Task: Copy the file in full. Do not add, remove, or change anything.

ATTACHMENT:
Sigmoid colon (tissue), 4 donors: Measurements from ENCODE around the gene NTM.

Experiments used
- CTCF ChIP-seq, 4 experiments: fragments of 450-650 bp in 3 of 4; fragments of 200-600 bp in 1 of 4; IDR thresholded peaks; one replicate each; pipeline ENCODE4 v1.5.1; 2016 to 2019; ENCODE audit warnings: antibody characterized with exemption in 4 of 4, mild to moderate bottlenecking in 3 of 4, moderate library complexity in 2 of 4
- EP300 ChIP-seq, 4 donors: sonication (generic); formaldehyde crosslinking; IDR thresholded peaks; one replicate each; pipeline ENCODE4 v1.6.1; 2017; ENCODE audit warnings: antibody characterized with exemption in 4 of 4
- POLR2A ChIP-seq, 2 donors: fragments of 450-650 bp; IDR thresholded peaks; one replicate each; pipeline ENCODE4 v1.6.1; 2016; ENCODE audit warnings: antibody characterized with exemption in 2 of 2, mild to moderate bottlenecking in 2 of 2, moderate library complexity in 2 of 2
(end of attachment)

Sigmoid colon (tissue), 4 donors: Measurements from ENCODE around the gene NTM.

Experiments used
- CTCF ChIP-seq, 4 experiments: fragments of 450-650 bp in 3 of 4; fragments of 200-600 bp in 1 of 4; IDR thresholded peaks; one replicate each; pipeline ENCODE4 v1.5.1; 2016 to 2019; ENCODE audit warnings: antibody characterized with exemption in 4 of 4, mild to moderate bottlenecking in 3 of 4, moderate library complexity in 2 of 4
- EP300 ChIP-seq, 4 donors: sonication (generic); formaldehyde crosslinking; IDR thresholded peaks; one replicate each; pipeline ENCODE4 v1.6.1; 2017; ENCODE audit warnings: antibody characterized with exemption in 4 of 4
- POLR2A ChIP-seq, 2 donors: fragments of 450-650 bp; IDR thresholded peaks; one replicate each; pipeline ENCODE4 v1.6.1; 2016; ENCODE audit warnings: antibody characterized with exemption in 2 of 2, mild to moderate bottlenecking in 2 of 2, moderate library complexity in 2 of 2